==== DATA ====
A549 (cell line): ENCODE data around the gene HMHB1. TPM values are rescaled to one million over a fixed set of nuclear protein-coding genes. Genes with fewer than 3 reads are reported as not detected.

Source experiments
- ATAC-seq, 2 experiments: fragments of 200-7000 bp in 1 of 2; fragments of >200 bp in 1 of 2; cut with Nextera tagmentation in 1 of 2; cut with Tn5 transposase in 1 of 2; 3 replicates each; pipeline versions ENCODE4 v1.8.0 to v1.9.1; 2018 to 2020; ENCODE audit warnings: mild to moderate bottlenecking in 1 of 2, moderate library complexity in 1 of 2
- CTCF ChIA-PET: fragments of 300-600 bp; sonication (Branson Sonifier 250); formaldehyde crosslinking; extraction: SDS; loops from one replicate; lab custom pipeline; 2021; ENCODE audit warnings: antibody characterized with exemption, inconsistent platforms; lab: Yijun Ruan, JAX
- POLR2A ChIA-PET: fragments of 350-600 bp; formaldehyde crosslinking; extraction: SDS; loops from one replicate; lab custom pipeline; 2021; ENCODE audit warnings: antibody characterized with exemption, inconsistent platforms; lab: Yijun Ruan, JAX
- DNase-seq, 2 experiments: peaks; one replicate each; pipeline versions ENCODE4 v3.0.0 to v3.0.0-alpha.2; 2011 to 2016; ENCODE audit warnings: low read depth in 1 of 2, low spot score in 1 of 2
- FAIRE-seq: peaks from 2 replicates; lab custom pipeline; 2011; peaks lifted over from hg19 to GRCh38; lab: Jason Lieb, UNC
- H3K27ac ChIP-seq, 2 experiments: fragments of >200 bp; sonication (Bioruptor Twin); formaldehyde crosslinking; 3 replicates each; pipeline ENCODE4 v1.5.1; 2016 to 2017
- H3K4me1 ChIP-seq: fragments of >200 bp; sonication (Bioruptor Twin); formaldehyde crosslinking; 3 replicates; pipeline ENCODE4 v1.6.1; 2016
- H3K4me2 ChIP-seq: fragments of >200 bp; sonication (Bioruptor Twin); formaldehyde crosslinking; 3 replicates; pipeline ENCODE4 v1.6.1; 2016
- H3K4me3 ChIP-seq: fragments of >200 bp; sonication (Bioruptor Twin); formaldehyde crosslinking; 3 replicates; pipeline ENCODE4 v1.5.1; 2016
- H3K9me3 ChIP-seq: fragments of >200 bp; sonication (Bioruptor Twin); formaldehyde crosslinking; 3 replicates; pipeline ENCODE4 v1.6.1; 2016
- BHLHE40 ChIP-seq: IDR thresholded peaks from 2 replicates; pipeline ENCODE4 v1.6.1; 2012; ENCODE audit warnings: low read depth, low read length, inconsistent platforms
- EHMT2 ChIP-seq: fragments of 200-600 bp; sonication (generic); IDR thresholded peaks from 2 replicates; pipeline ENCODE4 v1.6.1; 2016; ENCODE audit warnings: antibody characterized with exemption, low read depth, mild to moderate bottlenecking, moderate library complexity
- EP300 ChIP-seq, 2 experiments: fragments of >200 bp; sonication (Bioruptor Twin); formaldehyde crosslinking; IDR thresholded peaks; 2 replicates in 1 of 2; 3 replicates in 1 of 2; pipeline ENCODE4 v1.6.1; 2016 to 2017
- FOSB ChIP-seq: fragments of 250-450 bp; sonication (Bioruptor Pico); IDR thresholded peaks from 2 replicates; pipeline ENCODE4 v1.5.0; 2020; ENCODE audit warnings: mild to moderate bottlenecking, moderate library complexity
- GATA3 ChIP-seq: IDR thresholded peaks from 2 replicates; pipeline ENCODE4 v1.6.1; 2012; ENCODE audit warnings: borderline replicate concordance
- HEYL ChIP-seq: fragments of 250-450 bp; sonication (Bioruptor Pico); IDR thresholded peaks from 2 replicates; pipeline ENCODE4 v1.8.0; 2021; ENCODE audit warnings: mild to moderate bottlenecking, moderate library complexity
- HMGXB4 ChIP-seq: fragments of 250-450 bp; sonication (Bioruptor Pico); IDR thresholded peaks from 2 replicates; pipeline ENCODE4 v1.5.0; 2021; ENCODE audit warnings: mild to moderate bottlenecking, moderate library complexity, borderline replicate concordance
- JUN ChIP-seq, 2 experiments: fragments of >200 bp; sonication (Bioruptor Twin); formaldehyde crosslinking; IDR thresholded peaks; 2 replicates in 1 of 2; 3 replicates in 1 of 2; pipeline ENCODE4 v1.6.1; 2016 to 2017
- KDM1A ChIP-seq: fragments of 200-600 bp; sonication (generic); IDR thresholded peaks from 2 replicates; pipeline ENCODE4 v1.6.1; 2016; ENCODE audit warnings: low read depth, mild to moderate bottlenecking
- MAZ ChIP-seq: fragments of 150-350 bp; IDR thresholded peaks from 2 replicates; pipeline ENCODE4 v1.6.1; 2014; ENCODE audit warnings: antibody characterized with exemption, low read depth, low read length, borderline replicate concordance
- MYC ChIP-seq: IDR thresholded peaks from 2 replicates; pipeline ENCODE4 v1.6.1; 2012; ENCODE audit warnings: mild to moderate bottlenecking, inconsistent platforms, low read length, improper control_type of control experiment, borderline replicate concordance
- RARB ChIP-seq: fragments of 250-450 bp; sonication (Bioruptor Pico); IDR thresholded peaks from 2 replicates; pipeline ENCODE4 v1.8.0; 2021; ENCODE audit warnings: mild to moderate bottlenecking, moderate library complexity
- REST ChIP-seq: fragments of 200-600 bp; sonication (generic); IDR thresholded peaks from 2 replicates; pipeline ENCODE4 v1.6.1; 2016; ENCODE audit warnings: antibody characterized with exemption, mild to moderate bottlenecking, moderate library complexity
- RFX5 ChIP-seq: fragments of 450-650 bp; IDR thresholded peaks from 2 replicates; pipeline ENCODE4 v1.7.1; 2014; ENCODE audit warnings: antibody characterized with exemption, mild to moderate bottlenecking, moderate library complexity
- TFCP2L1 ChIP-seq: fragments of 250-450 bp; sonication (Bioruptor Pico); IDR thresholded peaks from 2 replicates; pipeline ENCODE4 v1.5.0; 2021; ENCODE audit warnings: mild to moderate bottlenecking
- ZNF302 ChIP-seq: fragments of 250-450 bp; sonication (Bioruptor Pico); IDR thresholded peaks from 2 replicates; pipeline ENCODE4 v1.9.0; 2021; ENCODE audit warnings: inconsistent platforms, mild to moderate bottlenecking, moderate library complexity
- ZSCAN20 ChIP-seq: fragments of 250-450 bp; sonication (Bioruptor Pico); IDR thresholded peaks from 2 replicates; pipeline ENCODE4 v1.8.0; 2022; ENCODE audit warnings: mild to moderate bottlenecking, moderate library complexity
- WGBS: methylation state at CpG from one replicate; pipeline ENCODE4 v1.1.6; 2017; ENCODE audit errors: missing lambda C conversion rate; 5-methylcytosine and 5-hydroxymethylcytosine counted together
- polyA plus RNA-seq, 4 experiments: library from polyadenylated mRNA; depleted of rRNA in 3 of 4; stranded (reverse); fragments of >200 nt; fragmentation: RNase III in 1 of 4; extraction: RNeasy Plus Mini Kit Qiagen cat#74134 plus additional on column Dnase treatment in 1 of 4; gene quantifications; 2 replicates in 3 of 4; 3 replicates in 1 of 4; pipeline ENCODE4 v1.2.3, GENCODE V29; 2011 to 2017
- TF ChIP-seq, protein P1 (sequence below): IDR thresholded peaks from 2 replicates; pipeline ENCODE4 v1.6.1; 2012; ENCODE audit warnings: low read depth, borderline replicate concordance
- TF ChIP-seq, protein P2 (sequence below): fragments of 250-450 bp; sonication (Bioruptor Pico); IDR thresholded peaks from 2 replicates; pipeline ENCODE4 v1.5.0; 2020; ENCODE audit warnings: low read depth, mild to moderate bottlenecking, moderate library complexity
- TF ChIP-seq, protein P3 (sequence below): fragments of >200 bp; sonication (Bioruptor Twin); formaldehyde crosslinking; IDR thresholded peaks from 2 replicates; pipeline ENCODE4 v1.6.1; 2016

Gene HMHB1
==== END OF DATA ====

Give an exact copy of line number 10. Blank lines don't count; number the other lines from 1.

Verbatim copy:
- H3K4me2 ChIP-seq: fragments of >200 bp; sonication (Bioruptor Twin); formaldehyde crosslinking; 3 replicates; pipeline ENCODE4 v1.6.1; 2016